internalizing and automating
My problem with the Mass, I think, is that it does not change. On one hand, this is a great strength: you can go anywhere and know the Mass. (This is less true since the introduction of the vernacular.) On the other hand, out of your hour or so at the church, only something like twenty minutes is spent on material that is likely to be instructive.
The Mass, reworked into new proportions, could provide a well-known set of tropes and idioms for providing more instruction and education. It could serve as a framework for new celebrations and a pattern language for new explanations of the endless mysteries of Creation. Instead, it is largely the same literal script, copied and pasted from one day to the next with only a few changes here and there. I know that the Church’s symbology is used in the way I imagine, but its theological applications are rarely seen by (or presented to) the average parishoner. Instead, he is presented with the same, well-known ritual each day or each week. He has learned it, can recognize it, and can participate in it without even thinking about it.
Maugham called recognizition “the lowest of the aesthetic pleasures,” and I think he is right – and I think that the Mass should be able to appeal more regularly to higher pleasures.
I didn’t actually mean to write about the Mass, though. I meant to write about RT. The CPAN ticket tracker, rt.cpan.org, doesn’t have a simple way to view all open tickets for all distributions for which you are an admin. That has led me to have a little ritual whereby I open my page on search.cpan.org, open all my modules in tabs, close all the tabs that say “zero bugs,” click the “view bugs” links in the remaining tabs, and then review the open bugs.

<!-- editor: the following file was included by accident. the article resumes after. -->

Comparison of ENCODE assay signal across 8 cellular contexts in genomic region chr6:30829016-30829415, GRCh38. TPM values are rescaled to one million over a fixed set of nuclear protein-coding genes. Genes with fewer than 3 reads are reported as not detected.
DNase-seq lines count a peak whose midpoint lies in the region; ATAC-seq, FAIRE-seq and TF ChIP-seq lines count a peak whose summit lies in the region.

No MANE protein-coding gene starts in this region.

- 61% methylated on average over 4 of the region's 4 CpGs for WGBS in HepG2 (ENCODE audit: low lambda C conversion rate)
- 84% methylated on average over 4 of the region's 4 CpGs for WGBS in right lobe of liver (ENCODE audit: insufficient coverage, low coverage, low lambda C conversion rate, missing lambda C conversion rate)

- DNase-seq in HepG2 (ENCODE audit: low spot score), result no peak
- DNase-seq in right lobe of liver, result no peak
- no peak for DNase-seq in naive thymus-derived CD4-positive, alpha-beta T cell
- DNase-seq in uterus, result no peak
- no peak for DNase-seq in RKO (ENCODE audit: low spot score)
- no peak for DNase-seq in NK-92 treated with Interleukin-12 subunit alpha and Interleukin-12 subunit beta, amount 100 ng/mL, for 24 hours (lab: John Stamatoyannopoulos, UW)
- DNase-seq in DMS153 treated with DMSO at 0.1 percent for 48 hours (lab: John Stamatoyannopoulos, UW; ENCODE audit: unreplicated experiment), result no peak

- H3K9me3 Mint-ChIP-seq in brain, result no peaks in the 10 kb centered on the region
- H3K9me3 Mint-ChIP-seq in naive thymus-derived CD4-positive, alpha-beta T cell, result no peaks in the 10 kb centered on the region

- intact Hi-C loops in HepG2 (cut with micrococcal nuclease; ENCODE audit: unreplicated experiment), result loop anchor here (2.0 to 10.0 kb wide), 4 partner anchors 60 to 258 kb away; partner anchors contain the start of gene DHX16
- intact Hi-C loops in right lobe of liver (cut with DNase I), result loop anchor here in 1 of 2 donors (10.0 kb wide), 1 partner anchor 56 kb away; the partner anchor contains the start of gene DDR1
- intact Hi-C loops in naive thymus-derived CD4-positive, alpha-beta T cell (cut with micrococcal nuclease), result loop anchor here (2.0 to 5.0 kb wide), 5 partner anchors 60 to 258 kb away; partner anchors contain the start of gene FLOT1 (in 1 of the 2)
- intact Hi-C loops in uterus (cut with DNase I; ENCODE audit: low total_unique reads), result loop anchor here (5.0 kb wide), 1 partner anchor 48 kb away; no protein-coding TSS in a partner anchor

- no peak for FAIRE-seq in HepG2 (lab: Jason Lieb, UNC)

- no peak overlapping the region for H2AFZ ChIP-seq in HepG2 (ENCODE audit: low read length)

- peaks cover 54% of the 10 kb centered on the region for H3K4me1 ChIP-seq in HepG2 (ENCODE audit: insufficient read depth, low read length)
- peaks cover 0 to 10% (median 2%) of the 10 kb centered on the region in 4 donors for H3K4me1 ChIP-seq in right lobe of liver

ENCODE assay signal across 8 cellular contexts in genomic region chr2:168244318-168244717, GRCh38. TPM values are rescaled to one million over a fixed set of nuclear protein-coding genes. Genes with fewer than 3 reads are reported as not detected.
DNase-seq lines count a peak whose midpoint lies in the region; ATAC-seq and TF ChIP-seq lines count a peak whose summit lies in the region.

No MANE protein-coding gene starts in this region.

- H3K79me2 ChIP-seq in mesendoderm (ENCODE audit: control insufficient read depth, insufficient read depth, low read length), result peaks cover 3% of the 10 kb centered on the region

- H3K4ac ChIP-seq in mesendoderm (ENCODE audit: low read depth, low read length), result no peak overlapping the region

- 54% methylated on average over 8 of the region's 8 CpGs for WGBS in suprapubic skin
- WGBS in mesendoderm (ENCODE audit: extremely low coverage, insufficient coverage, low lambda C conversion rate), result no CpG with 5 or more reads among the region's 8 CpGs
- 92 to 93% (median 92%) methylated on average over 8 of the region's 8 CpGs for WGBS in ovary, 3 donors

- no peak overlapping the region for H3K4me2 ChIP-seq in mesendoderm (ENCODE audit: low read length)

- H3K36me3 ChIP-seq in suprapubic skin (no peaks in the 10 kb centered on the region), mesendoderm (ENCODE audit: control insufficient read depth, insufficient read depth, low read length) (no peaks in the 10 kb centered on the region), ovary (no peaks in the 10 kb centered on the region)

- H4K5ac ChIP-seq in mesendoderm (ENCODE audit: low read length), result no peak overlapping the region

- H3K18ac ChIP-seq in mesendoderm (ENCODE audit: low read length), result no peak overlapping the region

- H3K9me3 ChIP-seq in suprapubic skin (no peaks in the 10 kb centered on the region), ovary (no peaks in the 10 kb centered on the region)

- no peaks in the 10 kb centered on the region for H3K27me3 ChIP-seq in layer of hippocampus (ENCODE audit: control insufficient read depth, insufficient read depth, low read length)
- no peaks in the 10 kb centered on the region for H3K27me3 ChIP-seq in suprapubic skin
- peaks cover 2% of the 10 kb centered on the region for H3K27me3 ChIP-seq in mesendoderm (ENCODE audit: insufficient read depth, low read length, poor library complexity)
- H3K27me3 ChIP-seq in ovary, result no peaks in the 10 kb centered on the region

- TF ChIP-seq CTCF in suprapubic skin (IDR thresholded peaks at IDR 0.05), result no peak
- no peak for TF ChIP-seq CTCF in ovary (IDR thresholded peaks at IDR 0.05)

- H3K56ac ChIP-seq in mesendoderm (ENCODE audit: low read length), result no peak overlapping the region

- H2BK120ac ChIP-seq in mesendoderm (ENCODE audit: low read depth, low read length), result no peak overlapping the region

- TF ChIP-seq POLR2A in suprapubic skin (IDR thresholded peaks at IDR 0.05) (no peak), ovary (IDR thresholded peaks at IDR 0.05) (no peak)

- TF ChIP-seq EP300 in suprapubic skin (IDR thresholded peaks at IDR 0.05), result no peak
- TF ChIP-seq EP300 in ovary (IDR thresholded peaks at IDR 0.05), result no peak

This takes a few minutes, especially when search.cpan or RT is being slow, and I can now do it without paying much attention to each window, or even thinking about what I’ll click next. There’s a sort of Tetris Mind associated with this activity: I can forget what I’m doing and just move my fingers until everything stops spinning. The difference is that Tetris is fun and challenging, while my Rite for Checking Bugs is just mind-numbing.
Yesterday, I wrote a script to do this for me. It goes through the CPAN catalog, finds my dists, checks their bug queues, parses the HTML, and builds a sorted text summary, suitable for emailing. This took about an hour and a half, but it can be (and has been) tweaked to do the same thing for all the email-related code, for PEP. I can put it in a cron job and get the listing every day. I can use the time I used to spend doing something that is fun and challenging, and I can actually make more progress on getting things done and learning more.
I need to make a promise to myself, that once I have internalized a pattern of behavior – whether it’s ritual, procedure, or rote – I will accept what I’ve learned, automate the dross, and move on to new problems.
And, of course, I will share what I’ve learned: